The Lost Girls of Paris

When I saw the advanced copy of Pam Jenoff’s upcoming book, I was hooked as soon as I read the synopsis.

World War II has recently ended, and Grace is living in New York when she comes across an abandoned suitcase. Inside she finds a series of photographs, and a split-second decision to tuck them into her purse turns into an obsession in finding out who they are.

Grace finds out the women were British operatives who disappeared right before the allied invasion. Now, Grace feels compelled to find out what happened to them, to return the photos to whoever they belong to.

The synopsis sounded so interesting. And while it was a good story, it was a little trite, with the quick and classic love story and success for the heroine. For me, the story could have been so much more.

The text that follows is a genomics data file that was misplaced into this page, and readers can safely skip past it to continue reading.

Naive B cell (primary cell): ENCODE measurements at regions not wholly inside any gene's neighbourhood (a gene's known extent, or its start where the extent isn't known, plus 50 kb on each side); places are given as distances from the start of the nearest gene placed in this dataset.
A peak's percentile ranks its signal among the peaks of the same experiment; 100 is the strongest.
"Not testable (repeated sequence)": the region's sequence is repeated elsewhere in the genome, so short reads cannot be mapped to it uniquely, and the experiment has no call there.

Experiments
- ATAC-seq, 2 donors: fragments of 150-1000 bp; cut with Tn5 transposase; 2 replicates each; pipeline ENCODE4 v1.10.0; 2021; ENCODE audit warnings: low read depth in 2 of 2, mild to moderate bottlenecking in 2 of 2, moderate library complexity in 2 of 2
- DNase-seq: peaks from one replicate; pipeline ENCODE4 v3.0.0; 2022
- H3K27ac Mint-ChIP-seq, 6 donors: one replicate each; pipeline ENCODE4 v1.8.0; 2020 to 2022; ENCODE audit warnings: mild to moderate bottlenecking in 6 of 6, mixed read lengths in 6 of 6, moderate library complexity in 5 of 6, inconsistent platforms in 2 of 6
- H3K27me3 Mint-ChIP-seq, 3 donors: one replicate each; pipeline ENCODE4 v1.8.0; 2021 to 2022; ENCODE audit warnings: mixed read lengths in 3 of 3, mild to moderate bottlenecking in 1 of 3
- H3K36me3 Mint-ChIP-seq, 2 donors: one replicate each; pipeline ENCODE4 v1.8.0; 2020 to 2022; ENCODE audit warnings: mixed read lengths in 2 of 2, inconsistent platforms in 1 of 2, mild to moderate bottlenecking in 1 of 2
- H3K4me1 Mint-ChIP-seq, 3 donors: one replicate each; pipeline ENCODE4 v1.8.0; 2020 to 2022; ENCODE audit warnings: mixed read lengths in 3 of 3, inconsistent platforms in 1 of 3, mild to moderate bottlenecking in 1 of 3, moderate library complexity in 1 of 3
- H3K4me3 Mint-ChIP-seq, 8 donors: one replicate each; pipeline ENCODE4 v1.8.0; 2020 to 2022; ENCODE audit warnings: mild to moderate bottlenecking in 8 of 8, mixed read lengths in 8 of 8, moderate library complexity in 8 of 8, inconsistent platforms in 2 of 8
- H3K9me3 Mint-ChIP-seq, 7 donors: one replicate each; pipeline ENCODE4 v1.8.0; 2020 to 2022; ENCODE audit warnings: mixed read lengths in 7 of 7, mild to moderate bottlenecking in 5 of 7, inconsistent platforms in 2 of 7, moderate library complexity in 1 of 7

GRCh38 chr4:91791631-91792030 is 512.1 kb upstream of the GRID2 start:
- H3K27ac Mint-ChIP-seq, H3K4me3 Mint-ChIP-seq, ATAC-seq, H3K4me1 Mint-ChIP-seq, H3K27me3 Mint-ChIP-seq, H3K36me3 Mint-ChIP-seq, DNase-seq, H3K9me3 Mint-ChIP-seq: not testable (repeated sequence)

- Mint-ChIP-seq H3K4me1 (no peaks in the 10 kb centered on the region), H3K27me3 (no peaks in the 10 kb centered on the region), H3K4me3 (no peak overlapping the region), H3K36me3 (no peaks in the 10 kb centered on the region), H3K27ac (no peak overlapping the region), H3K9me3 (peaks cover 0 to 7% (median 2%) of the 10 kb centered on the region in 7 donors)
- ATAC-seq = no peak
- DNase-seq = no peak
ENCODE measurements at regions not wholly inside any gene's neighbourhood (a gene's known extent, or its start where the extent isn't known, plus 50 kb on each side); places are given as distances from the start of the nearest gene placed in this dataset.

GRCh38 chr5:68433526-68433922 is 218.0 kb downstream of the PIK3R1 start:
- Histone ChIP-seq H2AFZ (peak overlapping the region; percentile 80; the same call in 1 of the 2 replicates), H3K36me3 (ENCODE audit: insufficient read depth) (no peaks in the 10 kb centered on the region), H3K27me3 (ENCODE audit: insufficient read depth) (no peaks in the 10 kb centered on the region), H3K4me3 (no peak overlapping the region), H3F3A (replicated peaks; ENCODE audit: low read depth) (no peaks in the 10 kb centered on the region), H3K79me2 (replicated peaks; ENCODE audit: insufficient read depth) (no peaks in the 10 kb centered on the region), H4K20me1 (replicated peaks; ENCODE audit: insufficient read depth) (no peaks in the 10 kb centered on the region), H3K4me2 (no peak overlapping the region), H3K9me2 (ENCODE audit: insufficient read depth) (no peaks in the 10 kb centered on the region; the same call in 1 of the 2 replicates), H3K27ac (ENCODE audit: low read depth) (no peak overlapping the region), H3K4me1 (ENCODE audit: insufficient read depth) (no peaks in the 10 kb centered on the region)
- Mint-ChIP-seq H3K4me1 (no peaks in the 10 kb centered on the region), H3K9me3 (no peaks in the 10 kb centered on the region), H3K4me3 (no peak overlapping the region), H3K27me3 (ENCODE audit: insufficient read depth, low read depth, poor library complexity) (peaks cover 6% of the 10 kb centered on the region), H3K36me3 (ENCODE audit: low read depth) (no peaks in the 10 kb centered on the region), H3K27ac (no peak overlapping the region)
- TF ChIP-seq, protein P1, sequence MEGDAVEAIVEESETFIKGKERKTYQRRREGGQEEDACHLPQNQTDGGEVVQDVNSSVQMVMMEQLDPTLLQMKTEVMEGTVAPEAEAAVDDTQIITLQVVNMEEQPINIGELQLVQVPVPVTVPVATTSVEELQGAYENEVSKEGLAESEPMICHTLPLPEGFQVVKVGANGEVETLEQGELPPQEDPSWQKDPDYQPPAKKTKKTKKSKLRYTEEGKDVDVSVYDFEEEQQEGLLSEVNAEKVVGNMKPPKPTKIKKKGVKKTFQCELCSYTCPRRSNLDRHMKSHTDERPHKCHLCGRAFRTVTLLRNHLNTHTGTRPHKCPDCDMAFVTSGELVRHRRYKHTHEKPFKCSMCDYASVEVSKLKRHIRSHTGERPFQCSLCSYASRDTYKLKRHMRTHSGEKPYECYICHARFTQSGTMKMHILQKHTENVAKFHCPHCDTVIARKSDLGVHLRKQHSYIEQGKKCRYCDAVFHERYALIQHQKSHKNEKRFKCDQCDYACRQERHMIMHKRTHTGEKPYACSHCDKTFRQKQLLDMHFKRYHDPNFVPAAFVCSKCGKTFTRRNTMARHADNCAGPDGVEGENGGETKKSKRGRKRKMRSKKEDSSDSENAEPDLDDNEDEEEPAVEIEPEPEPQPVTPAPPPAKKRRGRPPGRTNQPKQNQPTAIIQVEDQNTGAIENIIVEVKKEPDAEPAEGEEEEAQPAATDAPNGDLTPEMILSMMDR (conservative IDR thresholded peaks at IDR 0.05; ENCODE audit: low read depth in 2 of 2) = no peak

I did enjoy the varying perspectives to tell the whole scope of the story, as well as the way Jenoff tells the story to keep you guessing at the truth.

What bothered me most was the number of errors throughout the book. I realize it’s an advanced copy and will go through more copy editing before the final publication (I hope, anyway), I don’t think I’ve ever read an advanced copy that was so full of easily-spotted errors. It distracts from the story and makes the whole seem sloppy.

All in all, it was a good book, and I would certainly read more of Jenoff’s work. It wasn’t the historic thriller I thought it might be, but it was an enjoyable historical fiction story. When it hits the shelves in February, I’ll be recommending it a lot. And hopefully it’s been given another once over.

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